Earning the respect of my players is another crucial aspect inside my team. I can do this by being honest, by making commitments that I can stand by. When I create respect between the player and me, by doing things that I say I am going to do, by spending extra time to communicate and to figure out who this young man is; this respect turns into affection over time. As a coach, I got to be able to say NO to the player, but in the trust process, he should also know that the coach will ONLY DO what he says he will do.
The coach needs to have dialogues with his players and to understand their needs. BUT he has to keep in mind that FIRST and FOREMOST the player wants to know what is in it for HIM. So, a coach can talk like: here is your role, here is how we will win, here is how we will play, here is what we are going to do as a team, but the most important thing is to tell him: HERE IS WHAT IT’S IN IT FOR YOU. It is important in life for all of us to see the “Why” in whatever we do.
Sometimes players open their minds and souls to someone else, who can be from outside of the team, or part of the stuff. I want to know their perceptions or worries, what they don’t like or agree. Finding out those things I can coach them better and I am ready to do whatever it takes for it.
All the players are different, and therefore they need something else from us. Understanding individual needs and acting, in consequence, creates that bond where they will go out to work for you, to go out and battle for you and try to win it for you. We also have to create that bond where they know WE are fighting for THEM to be better individually.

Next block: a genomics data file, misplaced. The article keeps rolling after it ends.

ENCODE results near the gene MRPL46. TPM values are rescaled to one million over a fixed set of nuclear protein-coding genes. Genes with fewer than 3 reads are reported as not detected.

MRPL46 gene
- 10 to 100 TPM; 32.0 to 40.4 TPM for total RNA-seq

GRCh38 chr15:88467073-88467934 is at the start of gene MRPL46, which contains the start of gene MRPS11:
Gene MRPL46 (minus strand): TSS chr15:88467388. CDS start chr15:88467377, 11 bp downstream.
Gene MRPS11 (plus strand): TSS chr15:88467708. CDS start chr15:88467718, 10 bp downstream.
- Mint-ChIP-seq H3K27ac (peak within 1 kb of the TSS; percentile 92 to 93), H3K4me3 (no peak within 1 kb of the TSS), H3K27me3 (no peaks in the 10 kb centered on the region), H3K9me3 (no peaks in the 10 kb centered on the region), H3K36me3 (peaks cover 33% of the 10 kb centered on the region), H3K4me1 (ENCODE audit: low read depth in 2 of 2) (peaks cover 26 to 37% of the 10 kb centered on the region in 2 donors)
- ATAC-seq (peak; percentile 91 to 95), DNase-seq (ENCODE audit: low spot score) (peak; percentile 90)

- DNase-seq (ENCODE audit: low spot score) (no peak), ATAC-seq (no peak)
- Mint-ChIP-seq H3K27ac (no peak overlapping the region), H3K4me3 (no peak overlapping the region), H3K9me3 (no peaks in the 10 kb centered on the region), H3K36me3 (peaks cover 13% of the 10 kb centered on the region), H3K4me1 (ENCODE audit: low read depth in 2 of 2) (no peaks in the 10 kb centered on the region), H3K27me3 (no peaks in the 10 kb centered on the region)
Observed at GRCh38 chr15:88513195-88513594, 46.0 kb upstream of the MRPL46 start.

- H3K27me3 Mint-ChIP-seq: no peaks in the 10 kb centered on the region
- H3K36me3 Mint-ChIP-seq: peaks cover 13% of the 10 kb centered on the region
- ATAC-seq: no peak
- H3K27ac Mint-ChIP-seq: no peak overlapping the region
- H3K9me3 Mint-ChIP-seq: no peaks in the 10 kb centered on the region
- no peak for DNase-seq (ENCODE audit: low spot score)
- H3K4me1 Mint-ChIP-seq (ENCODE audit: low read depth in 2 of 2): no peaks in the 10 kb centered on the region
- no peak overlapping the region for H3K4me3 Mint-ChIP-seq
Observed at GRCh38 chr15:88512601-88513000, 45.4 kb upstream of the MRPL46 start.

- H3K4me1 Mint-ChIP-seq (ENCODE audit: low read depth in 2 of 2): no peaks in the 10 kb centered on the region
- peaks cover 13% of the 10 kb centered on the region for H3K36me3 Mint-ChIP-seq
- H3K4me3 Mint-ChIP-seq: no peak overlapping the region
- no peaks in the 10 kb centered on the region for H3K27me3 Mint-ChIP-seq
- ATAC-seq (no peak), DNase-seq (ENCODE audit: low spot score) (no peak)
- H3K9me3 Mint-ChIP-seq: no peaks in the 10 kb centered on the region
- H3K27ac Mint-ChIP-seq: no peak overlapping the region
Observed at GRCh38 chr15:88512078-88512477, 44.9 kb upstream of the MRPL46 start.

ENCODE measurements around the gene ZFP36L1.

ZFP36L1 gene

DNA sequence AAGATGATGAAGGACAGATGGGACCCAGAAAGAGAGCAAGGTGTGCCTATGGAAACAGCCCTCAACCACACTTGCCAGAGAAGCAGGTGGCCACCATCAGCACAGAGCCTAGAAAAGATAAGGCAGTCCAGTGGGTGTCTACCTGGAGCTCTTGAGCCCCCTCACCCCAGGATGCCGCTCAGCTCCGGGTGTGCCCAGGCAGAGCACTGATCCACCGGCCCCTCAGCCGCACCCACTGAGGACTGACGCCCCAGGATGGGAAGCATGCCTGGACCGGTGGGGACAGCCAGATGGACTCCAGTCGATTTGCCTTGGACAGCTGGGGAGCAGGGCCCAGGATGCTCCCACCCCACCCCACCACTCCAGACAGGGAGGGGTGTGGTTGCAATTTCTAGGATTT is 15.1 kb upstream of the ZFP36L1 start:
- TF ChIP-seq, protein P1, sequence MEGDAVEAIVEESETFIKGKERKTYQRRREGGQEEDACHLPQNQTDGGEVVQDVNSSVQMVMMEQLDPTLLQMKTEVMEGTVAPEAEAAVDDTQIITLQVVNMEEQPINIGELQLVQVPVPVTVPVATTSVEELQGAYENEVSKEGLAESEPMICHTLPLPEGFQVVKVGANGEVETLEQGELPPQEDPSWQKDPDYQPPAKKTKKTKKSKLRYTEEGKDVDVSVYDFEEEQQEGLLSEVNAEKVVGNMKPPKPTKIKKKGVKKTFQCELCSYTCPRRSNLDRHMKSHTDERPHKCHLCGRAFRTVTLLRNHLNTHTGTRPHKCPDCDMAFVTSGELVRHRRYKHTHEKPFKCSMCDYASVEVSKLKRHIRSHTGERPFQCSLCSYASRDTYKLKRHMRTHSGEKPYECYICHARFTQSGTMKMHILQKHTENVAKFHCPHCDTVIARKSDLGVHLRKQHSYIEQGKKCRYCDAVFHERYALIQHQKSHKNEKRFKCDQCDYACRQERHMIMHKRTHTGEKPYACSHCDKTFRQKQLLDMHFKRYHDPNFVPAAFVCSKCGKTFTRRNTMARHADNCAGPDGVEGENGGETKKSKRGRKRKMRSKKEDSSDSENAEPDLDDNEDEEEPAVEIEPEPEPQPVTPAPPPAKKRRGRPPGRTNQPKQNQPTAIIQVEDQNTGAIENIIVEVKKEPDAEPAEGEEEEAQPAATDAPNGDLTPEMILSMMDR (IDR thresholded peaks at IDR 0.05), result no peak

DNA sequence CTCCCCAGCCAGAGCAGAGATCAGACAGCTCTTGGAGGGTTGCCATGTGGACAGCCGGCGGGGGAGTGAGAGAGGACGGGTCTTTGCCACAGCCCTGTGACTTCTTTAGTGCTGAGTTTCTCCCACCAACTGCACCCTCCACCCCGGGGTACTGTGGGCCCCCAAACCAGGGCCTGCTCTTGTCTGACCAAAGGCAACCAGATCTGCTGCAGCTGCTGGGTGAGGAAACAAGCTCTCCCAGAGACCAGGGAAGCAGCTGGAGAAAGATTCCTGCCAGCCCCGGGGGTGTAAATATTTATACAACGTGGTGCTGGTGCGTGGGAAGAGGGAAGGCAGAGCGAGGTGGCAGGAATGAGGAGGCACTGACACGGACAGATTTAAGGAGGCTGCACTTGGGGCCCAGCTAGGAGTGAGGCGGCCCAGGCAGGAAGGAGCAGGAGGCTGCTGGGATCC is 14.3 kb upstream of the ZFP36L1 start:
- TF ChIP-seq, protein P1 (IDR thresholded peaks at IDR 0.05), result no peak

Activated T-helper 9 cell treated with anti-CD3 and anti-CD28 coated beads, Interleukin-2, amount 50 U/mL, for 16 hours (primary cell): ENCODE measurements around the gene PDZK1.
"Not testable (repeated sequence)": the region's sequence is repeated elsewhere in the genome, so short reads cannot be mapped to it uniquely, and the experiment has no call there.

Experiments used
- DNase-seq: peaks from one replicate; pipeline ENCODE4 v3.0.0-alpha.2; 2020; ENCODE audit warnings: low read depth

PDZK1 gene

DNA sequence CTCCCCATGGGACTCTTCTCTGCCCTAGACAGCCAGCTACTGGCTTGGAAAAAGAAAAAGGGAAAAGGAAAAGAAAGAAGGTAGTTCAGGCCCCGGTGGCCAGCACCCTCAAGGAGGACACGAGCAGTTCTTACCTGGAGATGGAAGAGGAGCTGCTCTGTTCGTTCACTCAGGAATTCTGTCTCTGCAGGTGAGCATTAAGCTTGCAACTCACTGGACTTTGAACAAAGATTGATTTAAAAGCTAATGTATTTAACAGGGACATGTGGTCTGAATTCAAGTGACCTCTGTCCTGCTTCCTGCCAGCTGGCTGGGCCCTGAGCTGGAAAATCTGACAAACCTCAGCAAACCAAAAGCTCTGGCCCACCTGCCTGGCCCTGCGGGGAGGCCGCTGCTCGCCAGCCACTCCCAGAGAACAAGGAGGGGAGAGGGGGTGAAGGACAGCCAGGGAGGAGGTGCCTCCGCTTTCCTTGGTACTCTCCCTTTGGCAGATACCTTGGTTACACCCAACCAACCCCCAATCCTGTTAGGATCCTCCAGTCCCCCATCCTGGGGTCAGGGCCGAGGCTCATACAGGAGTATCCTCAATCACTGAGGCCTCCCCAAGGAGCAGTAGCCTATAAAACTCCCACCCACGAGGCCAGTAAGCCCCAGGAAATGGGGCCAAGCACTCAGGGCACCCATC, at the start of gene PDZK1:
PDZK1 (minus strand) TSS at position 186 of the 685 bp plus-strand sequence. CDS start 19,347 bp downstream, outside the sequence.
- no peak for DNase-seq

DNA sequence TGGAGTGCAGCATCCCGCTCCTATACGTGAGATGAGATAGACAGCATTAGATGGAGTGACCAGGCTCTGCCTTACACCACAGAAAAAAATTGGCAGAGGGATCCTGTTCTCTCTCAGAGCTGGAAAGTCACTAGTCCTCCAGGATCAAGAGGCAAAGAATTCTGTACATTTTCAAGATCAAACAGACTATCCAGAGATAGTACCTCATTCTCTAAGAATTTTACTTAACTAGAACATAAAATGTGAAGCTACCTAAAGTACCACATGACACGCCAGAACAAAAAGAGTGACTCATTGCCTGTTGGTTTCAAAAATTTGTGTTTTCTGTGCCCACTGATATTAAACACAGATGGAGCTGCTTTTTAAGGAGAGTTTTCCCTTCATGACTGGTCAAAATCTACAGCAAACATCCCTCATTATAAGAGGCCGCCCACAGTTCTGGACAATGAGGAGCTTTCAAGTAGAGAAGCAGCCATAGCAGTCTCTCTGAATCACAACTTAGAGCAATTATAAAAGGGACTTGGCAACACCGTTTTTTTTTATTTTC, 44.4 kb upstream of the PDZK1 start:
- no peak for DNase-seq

Holding the players accountable is as important as inspiring them because they will get off track and we have to be there to say: I am keeping these people accountable. For example, if I have a rule about being late at the practice, let’s say like if you are late, you will sit on the bench next game, I have to stick on it if it happens, and to keep them accountable. Doing things this way and for everyone, I guarantee you that over time if a player screws up and you don’t react, he will be somewhat disappointed than happy. Imagine that moment and reflect what bonds and what great characters have you created.
We have to understand that with all the pressure created of the informational environment they will going to mess up, and they will be going to make mistakes, BUT WE ARE HERE TO MAKE THEM LEARN AND GROW.
I am dealing, and for sure I will deal, within my team with players from different countries, different cultures, different family backgrounds, some more educated than others, some more fluent than others. Now, the question is how do I communicate with my team, and how I put this group together so they have synergy, and they are working together and not against each other. It starts with great DISCIPLINE and STRUCTURE. There is a consequence of action, and it’s firm, quick, and fast without excuses. It should be a consistency; this action has this consequence every single time. In the end, you will see, if you do the same, it will be much easier for the players also.